Texas Woman Sentenced to 30 Years in Prison for Assisting in Mutilation and Concealment of Soldier’s Body

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Cecily Aguilar, the Texas woman who admitted to helping mutilate and hide the body of soldier Vanessa Guillén, has been sentenced to 30 years in prison. The sentencing came after a lengthy court hearing on Monday, as confirmed by the U.S. Attorney’s Office in Western Texas. Aguilar had previously pleaded guilty in November to federal charges related to the 2020 killing at Fort Hood.

Aguilar, who was the girlfriend of Aaron Robinson, the soldier suspected of killing Vanessa Guillén, was charged with accessory to murder after the fact and three counts of false statement or representation. Robinson, however, took his own life as police moved to arrest him in connection with the case.

During Aguilar’s trial, evidence and information revealed that Robinson was present at the Fort Hood military base, now known as Fort Cavazos, on the day Guillén was killed. Blood was found in the arms room, where it is believed Guillén was murdered. Witnesses testified that Robinson got the idea to dismember Guillén’s body from the TV series “Criminal Minds.” Aguilar and Robinson visited the burial site twice, first to dismember the body and then to mix her remains with cement. Aguilar stated that it took approximately seven hours to break down Guillén’s bones.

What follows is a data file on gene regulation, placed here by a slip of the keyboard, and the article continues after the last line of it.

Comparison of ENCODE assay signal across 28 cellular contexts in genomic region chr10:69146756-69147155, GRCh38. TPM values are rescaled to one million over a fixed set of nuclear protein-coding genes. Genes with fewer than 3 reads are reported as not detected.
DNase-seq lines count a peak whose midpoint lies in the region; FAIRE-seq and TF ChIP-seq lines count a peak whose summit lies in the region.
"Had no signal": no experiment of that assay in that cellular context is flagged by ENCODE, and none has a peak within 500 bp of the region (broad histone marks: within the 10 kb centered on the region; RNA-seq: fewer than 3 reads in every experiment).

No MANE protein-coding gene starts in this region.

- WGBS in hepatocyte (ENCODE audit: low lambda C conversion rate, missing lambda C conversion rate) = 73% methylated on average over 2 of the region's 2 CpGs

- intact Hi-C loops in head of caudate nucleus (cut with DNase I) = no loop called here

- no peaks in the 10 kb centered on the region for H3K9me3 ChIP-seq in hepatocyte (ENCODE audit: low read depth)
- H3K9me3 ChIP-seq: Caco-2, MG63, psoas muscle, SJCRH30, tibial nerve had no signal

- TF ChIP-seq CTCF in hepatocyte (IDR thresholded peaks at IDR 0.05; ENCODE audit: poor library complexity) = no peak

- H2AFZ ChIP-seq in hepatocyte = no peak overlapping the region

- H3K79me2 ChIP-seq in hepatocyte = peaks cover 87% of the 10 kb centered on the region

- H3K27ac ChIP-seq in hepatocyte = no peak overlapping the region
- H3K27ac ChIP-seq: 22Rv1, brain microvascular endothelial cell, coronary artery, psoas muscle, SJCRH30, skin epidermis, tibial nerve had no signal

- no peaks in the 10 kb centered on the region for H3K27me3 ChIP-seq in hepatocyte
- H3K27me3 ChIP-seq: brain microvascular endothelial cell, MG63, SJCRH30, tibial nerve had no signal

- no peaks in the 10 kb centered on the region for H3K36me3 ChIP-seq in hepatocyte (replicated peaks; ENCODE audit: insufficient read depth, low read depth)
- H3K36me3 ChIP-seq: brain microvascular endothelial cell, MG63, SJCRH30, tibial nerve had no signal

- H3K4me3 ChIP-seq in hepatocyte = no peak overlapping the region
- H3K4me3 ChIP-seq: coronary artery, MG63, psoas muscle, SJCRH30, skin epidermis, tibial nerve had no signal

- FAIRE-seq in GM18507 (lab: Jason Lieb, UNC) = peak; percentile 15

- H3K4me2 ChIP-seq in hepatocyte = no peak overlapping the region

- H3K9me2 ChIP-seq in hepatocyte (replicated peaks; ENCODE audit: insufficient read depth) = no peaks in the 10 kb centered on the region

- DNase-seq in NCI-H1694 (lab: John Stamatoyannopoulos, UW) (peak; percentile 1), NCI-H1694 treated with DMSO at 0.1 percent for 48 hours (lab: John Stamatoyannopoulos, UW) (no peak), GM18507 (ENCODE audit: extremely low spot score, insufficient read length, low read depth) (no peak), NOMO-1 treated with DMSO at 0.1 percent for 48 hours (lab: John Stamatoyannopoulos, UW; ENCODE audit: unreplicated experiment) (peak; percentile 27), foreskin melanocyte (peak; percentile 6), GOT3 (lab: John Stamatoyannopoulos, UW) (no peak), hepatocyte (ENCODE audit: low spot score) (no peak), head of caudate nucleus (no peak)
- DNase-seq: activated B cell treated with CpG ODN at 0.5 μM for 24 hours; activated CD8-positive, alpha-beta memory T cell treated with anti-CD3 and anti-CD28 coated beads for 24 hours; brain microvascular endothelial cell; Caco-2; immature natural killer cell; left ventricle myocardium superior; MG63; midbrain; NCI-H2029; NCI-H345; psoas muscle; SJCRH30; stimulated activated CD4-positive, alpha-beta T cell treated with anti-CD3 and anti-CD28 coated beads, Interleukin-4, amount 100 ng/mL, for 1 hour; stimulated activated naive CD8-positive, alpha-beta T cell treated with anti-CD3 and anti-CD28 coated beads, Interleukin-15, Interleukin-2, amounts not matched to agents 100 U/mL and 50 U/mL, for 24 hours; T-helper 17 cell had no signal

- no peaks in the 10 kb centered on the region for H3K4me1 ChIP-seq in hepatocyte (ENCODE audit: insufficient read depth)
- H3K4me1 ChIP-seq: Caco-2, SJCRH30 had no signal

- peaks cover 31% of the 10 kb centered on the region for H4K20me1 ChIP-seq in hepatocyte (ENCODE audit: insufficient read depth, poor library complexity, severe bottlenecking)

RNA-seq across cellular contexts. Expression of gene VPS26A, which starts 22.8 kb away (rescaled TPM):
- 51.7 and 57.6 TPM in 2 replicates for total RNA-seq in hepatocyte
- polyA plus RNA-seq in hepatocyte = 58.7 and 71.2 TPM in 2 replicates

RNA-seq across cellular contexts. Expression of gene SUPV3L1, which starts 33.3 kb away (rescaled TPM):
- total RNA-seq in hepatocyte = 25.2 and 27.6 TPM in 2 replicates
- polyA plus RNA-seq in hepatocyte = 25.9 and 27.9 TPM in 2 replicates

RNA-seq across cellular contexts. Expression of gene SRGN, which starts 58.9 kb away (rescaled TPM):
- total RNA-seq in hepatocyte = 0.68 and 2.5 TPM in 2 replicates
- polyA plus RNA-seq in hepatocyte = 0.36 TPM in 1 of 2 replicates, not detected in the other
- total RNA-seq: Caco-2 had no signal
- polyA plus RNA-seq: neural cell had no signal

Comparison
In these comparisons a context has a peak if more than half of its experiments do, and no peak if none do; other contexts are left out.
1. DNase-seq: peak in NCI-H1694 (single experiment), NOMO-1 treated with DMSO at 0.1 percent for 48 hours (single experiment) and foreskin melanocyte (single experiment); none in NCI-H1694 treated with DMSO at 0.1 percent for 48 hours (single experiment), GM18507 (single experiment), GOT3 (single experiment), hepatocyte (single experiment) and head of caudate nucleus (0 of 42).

Members of the Guillén family and their supporters spoke at a news conference outside the Waco courthouse where Aguilar was sentenced. Vanessa’s mother, Gloria, expressed her belief that her testimony during the sentencing had an impact on the judge. Gloria Guillén also stated that she hopes Aguilar repents and seeks forgiveness from God. Mayra Guillén, Vanessa’s sister, mentioned that Aguilar apologized to the family during her testimony but acknowledged that nothing could bring back her sister.

Vanessa Guillén disappeared from Fort Hood on April 22, 2020, leading to rallies and a social media campaign demanding justice. Her dismembered remains were discovered near the base more than two months later. Guillén had previously reported experiencing sexual harassment at Fort Hood, which prompted an Army investigation and subsequent reforms within the military’s handling of sexual harassment and prevention.

The Guillén family filed a lawsuit against the Defense Department seeking $35 million in damages for Vanessa’s wrongful death. A trial date in federal court will be determined in the coming weeks, according to Natalie Khawam, the family’s attorney. The family’s story was featured in the Netflix documentary “I Am Vanessa Guillén,” which has been nominated for an Emmy for outstanding investigative documentary.


Ryan Scott
Author: Ryan Scott

Just a guy

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